White supremacy has had an increasingly visible presence on Penn State’s campus in the past year. From the Evropa fliers being posted in March and September to a Richard Spencer supporter suing Penn State and Ohio State for not allowing the speaker a platform, white supremacy has consistently been front and center. A panel this past Monday entitled “White Supremacism at Penn State: What It Does, How to Fix It” kept the focus on the issue and attempted to address race-related problems PSU is experiencing, including a homogeneously white population and the potential of Spencer being allowed to speak at the university.
What was largely absent from this conversation was the role of graduate assistants. Much of the “how to fix it” conversation focused on how undergraduates could use their influence to demand change as well as how the model of diversity-centered recruitment the Philosophy Department implemented in the mid-2000s should be applied across the campus. However, this type of policy isn’t a panacea; far from it according to Kristin Rawls, a former graduate assistant at Penn State who, in a larger piece about the toxic culture at PSU, has discussed the racism, sexism, and ableism she saw in the Philosophy Department even after it had made efforts to increase diversity.
Diversity is a way to help combat the white institutionalism of universities such as Penn State, but it does little if those who unfairly do the bulk of the resisting are not supported or protected. That’s where a graduate union can help. According to the Economic Policy Institute’s August 2017 report, as of 2016, unionized workers consist primarily of women and/or people of color. This increase in diversity has led to raised wages for these groups as well as union efforts to combat discriminatory wage gaps through increased pay and workplace transparency.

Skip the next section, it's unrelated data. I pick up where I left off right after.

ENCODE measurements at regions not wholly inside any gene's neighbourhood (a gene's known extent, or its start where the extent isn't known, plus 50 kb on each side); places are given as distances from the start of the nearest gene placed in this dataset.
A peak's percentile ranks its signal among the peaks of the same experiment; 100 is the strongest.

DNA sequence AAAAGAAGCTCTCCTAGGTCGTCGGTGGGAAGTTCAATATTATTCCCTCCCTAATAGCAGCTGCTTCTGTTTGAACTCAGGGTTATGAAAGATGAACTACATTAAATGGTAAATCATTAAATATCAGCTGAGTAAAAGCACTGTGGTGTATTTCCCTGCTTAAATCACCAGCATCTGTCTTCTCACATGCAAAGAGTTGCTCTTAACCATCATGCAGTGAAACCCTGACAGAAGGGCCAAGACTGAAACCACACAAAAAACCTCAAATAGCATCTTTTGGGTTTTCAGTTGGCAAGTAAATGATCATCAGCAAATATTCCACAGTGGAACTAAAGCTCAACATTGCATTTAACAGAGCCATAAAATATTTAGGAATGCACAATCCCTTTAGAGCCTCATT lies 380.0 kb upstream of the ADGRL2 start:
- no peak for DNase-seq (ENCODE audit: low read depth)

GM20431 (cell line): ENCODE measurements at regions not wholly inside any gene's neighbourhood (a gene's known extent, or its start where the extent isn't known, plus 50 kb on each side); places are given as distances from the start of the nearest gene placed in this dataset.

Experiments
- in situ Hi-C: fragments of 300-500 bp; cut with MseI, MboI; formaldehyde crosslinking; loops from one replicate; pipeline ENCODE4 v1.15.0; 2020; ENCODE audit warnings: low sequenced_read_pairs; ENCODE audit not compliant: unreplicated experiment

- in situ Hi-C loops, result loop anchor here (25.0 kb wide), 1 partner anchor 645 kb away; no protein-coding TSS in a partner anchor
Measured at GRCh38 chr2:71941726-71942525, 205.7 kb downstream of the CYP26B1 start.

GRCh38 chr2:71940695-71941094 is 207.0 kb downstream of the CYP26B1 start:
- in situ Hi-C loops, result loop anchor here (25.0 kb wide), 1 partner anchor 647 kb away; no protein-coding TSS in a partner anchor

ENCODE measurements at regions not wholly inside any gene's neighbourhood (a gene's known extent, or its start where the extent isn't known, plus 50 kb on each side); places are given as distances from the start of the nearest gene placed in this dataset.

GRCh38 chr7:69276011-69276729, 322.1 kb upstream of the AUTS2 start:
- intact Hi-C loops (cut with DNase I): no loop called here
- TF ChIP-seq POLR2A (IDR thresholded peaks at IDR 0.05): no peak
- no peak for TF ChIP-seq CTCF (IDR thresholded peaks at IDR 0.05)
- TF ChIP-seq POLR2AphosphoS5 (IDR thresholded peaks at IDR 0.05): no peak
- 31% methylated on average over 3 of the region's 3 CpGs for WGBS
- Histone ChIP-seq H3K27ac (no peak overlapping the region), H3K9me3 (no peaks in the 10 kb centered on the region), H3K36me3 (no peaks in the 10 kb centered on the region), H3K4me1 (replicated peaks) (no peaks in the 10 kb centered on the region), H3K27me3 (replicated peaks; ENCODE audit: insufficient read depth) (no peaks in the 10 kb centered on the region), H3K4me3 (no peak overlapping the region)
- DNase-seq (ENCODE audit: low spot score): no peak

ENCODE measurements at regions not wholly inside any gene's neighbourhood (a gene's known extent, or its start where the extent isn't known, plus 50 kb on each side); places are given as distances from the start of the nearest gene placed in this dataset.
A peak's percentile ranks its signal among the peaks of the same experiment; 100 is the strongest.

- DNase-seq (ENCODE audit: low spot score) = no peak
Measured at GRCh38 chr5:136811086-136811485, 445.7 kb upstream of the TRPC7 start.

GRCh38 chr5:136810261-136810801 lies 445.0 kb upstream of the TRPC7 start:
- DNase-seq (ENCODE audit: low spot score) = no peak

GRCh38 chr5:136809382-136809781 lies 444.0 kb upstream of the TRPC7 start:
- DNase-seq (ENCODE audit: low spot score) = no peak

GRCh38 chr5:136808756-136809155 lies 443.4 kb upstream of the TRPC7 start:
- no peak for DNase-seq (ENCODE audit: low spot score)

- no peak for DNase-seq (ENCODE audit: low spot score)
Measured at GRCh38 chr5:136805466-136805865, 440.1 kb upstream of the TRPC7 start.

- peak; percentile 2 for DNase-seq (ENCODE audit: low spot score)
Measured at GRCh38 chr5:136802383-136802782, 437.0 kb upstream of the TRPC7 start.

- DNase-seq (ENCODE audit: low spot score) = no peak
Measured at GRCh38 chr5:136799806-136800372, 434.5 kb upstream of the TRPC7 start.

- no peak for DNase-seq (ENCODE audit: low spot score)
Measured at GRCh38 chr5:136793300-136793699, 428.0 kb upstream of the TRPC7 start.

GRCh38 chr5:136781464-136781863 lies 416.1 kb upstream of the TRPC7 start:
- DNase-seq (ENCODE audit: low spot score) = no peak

CGE admires these movements toward equality and strives to further them through advocacy work and, ultimately, a seat at the bargaining table. The vote on unionization won’t happen until at least this spring, but CGE already has a history of supporting diversity and equality efforts. When the Trump administration attempted to implement the travel ban earlier this year, CGE and PSEA brought in an immigration attorney to talk to graduate employees about their rights. CGE has also participated in a number of LGBTQ pride parades and in 2016 the organization co-sponsored a Title IX panel with the Centre County Women’s Resource Center.
As CGE continues to grow, we strive to maintain our dedication to diversity and continue advocating for graduate assistants regardless of race, class, gender identity, sexuality, ethnicity, disability, nationality, religion, or citizenship status. Fighting discrimination and standing against white supremacy should not be controversial in 2017, but given the subject of Monday’s panel, it clearly is.
In Solidarity, the Coalition of Graduate Employees
In case you hadn’t heard, this was a great week for graduate unionization, both at Penn State and around the country. Graduate employees here showcased their labor on Wednesday during a work-in at Kern Building and yesterday graduate employees at the University of Chicago scored a major victory when they overwhelmingly voted in favor of a union.
This win is particularly sweet in the wake of University of Chicago administrators’ attempts to stall the vote by appealing to the National Labor Relations Board (NLRB).However, in the face of many of the same tactics that Penn State administrators have used against graduate workers in addition to the NLRB appeal, graduate labor won.
The status quo will not always be the status quo, and University of Chicago graduate employees made that fact emphatically clear this week. They are taking a stand for their rights, regardless of the union-busting tactics administrators try.
CGE congratulates the graduate employees at the University of Chicago, and especially their union organization, Graduate Students United (GSU). We hope administrators stop emailing you soon so that you can get back to celebrating.
In solidarity, the Coalition of Graduate Employees